To spread the New Year’s cheer, State Bank of India (SBI) has reduced its external benchmark rate by 25 basis points, making it 7.80% from 8.05%. This new rate change will be effective from January 1, 2020, and will be a treat for home loan buyers, further reducing their EMI burden.
“The external benchmarks are RBI’s Repo Rate, Treasury Bill Yield (91-day T-bill Yield) and (182-day T-bill Yield) of Government of India and any Other Benchmark Market Interest Rate.”
According to SBI’s press release”With this reduction, the interest rate for existing home loan customers as well as MSME (micro, small and medium enterprises) borrowers who have availed loans linked to external benchmark based rate would come down by 25 bps.”
With this new rate cut coming into effect, the new home loan buyers would be able to avail a loan at an interest rate starting from 7.90% per annum as compared to an earlier interest rate of 8.15% per annum.
Currently, SBI’s external benchmark lending rate is 5.15% plus 265 basis points, which is linked to RBI’s Repo Rate. Till now, RBI has reduced its repo rate by 135 bps, while banks have only provided the benefit of 44bps with regards to new loans.
Being country’s largest lender, SBI came first in the league to cut the external benchmark rates, after the Reserve Bank of India (RBI) maintained the status quo in its December’s Monetary Policy, making home loans affordable.
Though RBI has instructed all banks to adopt the new external benchmark based rate structure so that the benefits of its Monetary Policy will easily be passed on to the customers.
So, unwrap your New Year’s gift of pocket-friendly home loan EMIs offered by SBI.
A Sneak Peek on Benchmark Lending System
When it comes to loans, earlier banks used to lend money linked to the Marginal Cost of Funds based Lending Rate(MCLR), also known as internal benchmarking. Every bank has its own internal benchmark rate, which depends on various factors like-fixed deposit rates, source of funds and savings rate. When a customer asks for a loan, here the power lies in a bank’s hand to give away the loan on an MCLR, including the spread (bank’s own profit).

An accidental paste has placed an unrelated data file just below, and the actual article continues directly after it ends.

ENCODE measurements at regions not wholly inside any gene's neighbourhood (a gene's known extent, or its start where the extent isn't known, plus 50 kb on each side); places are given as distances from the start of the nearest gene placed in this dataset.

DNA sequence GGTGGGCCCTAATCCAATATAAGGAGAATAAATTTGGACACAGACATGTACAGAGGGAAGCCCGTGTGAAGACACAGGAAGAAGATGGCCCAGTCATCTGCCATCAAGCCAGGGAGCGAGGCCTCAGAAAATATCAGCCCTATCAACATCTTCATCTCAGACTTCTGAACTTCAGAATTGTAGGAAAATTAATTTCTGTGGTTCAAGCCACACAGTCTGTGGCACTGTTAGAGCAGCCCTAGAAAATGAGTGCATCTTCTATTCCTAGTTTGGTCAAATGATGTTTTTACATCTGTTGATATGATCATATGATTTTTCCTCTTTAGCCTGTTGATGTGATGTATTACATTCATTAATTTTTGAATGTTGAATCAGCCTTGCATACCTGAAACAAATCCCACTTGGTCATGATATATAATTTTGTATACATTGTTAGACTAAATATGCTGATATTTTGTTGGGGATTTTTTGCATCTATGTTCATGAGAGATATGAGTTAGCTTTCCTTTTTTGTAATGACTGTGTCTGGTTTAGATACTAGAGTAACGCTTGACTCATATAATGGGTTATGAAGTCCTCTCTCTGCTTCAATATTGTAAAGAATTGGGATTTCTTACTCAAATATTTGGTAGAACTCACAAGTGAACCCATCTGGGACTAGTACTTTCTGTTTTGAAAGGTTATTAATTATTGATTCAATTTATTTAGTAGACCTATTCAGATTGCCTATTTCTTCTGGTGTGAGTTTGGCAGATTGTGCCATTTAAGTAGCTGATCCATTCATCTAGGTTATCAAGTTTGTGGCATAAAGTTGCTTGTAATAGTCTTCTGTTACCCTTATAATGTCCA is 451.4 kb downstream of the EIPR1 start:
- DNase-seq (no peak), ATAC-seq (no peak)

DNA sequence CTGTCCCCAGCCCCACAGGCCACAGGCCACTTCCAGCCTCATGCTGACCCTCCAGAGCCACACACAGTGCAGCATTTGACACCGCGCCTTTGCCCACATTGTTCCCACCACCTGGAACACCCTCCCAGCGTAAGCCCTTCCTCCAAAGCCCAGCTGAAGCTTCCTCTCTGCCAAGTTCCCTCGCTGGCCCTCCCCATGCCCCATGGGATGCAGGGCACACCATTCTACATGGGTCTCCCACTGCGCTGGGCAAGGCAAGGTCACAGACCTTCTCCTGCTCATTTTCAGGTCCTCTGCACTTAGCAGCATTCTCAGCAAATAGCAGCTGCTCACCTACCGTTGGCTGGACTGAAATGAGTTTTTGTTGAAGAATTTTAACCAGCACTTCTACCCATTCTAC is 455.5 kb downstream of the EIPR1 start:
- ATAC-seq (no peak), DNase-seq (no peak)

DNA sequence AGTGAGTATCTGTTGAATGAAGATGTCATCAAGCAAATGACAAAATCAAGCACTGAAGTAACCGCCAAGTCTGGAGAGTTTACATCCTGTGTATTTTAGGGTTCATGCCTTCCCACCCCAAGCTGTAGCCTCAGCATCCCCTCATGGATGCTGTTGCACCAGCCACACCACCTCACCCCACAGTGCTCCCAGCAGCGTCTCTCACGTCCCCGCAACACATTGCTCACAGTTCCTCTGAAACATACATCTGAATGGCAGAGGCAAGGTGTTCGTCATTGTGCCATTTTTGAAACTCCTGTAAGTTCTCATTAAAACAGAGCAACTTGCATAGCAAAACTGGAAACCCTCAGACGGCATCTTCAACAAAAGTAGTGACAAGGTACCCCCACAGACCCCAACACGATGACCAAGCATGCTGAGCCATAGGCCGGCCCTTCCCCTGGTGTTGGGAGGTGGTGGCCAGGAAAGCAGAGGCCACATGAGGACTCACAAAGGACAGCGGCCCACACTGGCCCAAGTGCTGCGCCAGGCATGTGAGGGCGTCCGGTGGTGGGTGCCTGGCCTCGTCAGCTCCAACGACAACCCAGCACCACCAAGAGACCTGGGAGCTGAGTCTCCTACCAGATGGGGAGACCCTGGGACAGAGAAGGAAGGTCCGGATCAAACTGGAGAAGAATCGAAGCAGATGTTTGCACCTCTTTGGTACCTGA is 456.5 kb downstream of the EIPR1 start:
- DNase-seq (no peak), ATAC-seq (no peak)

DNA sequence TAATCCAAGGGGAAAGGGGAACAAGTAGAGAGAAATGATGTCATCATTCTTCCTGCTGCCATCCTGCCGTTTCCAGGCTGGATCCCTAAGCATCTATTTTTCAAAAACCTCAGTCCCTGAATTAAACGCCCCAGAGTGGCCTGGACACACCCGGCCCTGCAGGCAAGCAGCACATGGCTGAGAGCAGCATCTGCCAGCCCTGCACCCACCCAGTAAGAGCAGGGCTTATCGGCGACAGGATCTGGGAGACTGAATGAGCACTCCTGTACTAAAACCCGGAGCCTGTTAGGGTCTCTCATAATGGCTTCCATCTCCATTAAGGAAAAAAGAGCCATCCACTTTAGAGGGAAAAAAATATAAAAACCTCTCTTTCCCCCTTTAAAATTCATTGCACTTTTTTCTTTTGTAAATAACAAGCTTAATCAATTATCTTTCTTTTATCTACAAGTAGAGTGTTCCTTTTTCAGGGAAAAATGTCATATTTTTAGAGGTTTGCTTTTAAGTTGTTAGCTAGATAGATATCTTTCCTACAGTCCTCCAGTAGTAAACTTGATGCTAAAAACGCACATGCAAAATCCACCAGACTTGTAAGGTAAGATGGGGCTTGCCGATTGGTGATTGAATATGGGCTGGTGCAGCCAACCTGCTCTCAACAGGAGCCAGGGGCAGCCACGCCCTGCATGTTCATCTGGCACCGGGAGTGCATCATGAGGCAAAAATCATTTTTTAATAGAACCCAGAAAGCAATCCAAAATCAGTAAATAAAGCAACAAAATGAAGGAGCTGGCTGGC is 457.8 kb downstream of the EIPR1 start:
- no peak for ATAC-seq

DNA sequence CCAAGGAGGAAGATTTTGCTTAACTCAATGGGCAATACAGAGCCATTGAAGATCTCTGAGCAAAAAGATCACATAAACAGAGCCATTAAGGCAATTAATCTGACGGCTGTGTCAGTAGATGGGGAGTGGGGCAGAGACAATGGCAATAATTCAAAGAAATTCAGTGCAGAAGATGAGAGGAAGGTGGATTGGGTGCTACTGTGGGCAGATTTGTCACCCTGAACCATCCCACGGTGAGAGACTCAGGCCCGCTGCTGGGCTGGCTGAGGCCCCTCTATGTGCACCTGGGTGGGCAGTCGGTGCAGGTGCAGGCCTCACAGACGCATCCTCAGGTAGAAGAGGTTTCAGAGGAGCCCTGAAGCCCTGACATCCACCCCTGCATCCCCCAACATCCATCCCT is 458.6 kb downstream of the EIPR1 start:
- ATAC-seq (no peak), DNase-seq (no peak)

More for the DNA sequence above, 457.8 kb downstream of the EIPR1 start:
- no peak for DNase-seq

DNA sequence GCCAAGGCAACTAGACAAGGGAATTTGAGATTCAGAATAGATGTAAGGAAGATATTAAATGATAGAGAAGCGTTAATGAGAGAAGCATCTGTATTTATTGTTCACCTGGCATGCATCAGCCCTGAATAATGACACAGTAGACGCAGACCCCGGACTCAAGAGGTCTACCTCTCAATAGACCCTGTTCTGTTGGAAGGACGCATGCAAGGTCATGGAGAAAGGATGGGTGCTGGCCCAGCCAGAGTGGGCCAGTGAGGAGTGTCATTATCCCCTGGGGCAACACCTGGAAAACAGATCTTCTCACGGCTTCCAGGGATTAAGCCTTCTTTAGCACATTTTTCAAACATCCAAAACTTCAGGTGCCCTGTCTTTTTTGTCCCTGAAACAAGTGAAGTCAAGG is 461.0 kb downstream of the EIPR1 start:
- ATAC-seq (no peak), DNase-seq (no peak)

The Problem with MCLR-based Lending System
In the case of the MCLR system, the biggest hurdle was the lack of transparency and transmission of policy rates. When RBI changes its repo rate, there is no guarantee that a borrower would be able to reap its benefits. That’s Right! MCLR, being an internal benchmarking system, here, the bank will decide the loan price, rate cuts, which often don’t reach out to the borrowers. Depending upon a bank’s individual profit and performance in terms of business, it used to have an authority to lend loans based on its own terms.
How the New External Benchmark System Will Work
Under the new benchmarking system, which came into effect from October 1, 2019, any personal, housing or auto loan taken from a bank will be linked to an external benchmark instead of MCLR as per Reserve Bank of India. A statement issued by RBI also stated that the banks can set the interest rate of the loans to any of the following external benchmarks:
- RBI’s Repo Rate
- Government of India three-months Treasury Bill Yield (91-day T-bill Yield)
- Government of India Six-months Treasury Bill Yield (182-day T-bill Yield)
- Any Other Benchmark Market Interest Rate
What Does External Benchmark Mean for You?-The Benefits It Has
With a major change in the way banks used to lend, it would be interesting to see how the linking of interest rates to any of these external benchmarks on different categories of loans would be beneficial for the customers.
With these benchmarks, banks are also allowed to decide their spread value, which will be fixed for the tenure of the loan. However, a bank can change it, based on the eligibility (credit score of a borrower).
It is expected that this external benchmarking system will bring a big smile on the faces of loan borrowers, allowing them to enjoy lower interest rates, leading to pocket-friendly EMIs.